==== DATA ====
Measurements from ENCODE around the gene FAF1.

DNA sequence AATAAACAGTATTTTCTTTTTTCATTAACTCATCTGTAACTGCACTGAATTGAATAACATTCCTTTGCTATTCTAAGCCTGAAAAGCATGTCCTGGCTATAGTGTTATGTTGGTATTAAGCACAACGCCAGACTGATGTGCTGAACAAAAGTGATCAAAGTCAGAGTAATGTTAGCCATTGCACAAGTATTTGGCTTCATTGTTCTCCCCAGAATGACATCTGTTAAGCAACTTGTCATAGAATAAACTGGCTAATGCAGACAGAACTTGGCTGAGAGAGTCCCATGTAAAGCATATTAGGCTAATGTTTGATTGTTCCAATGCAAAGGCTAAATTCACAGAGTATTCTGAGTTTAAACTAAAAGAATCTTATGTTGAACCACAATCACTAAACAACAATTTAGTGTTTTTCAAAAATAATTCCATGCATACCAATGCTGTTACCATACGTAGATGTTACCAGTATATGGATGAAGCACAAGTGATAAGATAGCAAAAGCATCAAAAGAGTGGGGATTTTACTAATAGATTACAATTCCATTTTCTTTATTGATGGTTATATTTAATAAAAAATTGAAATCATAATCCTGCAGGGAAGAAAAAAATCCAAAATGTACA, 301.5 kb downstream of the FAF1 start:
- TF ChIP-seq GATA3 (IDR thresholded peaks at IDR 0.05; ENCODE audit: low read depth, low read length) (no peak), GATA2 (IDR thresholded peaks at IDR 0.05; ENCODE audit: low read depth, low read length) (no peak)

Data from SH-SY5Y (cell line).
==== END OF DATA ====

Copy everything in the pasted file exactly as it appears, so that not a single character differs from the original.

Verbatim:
Measurements from ENCODE around the gene FAF1.

DNA sequence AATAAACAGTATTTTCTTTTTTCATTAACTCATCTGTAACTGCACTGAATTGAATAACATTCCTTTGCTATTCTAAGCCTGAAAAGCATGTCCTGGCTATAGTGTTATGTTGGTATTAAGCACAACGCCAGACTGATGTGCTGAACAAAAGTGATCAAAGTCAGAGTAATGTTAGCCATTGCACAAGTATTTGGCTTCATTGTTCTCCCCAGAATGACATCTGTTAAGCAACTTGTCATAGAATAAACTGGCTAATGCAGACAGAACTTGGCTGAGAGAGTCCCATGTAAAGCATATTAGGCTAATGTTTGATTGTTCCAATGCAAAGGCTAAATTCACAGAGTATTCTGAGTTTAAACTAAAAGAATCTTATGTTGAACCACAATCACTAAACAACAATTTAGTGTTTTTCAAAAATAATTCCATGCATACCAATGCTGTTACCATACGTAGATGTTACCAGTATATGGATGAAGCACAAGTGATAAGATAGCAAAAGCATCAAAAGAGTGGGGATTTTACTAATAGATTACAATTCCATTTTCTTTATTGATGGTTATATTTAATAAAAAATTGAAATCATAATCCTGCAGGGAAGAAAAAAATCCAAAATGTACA, 301.5 kb downstream of the FAF1 start:
- TF ChIP-seq GATA3 (IDR thresholded peaks at IDR 0.05; ENCODE audit: low read depth, low read length) (no peak), GATA2 (IDR thresholded peaks at IDR 0.05; ENCODE audit: low read depth, low read length) (no peak)

Data from SH-SY5Y (cell line).